If you consider social activism and engaging in the political process as a positive reaction to social media, then The Daily Show has proven itself beyond question. In their paper Political Advertising on Social Media in the 2012 Presidential Elections, Wei and Golan explore what level of intensity a platform that has indirect political endorsements as its focus has on viewers. In view of the fact that The Daily Show was able to circumvent mainstream Hollywood platforms, it is not hard to imagine them tipping the scales in either direction for a presidential candidate. Much like Obama's presidential Youtube campaign didn't tip the scales.

The other avenue by which The Daily Show bypassed mainstream Hollywood platforms (radio, newspapers, magazines, other print matter) was to become adept at social media. In the instance of The Daily Show, social media’s natural and organically driven platform consists of nothing more profound than word-of-mouth. Wei and Golan note that “Although content distributed via traditional … platforms … is selected by professional producers and editors, the content distributed via social media represents a form of word-of-mouth distribution which can include user-generated content” (Wei & Golan 225). In other words, platforms are increasingly becoming democratic and socially desirable. However, all of this is worth a warning, as well. There will be a degree of backlash as people grapple with the ethics of whether or not a good friend’s endorsement of a particular political stance might not be just this: a good friend will always back you up, and the fact that it is a persuasive advertisement makes the program “socially undesirable.” (Wei & Golan 226)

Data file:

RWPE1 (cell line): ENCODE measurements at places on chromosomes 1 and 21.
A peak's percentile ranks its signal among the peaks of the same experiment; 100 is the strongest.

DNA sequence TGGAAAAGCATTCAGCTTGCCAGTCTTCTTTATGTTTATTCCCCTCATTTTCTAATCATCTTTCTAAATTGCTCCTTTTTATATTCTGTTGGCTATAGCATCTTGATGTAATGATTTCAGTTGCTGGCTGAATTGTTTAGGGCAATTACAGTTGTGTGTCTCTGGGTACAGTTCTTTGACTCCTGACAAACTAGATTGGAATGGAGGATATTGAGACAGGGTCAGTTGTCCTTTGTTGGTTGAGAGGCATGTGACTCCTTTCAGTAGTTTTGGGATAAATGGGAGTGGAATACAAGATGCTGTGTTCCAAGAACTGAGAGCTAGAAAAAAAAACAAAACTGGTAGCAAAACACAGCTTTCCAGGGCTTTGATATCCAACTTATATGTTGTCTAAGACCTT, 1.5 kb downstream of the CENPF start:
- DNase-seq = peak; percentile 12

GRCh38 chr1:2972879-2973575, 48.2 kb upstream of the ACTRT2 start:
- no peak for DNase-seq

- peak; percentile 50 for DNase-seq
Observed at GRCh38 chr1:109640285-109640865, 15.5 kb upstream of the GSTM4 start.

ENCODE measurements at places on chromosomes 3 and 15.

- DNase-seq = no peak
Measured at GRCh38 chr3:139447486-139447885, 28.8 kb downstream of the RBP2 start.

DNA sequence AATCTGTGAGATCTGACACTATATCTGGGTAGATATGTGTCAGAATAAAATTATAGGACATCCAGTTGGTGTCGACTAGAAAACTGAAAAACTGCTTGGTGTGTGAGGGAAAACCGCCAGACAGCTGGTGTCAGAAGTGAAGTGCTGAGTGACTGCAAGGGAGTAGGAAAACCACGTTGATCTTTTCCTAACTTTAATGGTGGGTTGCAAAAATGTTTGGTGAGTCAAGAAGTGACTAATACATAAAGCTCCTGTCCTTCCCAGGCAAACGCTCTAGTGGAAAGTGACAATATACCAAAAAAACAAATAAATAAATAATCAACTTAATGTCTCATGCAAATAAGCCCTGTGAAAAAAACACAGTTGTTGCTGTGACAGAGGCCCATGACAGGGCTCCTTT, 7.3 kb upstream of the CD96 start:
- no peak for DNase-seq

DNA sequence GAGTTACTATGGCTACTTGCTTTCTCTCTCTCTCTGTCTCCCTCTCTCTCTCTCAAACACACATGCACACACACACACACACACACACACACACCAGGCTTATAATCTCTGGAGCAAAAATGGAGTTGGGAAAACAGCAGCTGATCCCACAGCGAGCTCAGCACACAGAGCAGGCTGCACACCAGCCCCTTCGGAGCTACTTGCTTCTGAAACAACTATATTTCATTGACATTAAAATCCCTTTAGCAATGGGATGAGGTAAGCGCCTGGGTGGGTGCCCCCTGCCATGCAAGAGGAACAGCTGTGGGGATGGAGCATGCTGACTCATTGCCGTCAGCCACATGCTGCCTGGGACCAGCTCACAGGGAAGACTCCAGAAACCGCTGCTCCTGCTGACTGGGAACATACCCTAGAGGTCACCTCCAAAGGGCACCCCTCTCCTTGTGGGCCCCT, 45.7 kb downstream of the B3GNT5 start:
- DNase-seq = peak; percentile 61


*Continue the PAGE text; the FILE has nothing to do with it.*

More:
Is running the risk of creating a socially undesirable product worth everything? To trendsetters, movie and television producers, yes. To the viewer, the gamble of going too far outside of the traditional box can be a threat to their level of comfort; too much thinking can be disconcerting to some! And the greatest risk of all: that an endorsement is not to be taken seriously because it seems oddly incestuous. In the case of The Daily Show, the gamble was astounding and the impact the show had on commercial platforms was more or less, historic.

Works Cited

Ono, Sarah Sachiko. “From Redfield To Redford: Hollywood and understandings of contemporary American community.” Ph.D. diss., University of Iowa, 2010. P. 6. Web. 3 March 2014.

Ott, Brian, and Robert Mack. Critical Media Studies: An Introduction. John Wiley & Sons. West Sussex, United Kingdom, 2010. Chapter 1. pp. 2, 7, 9. Print.

Wei, Ran and Guy Golan. “Political Advertising on Social Media in the 2012 Presidential Election.” School of Journalism & Mass Communications, University of South Carolina, Columbia, SC. 2013. Electronic News. Vol. 7 (4) pp. 223-242. DOI: 10.1177/1931243113506903. 3 March 2014.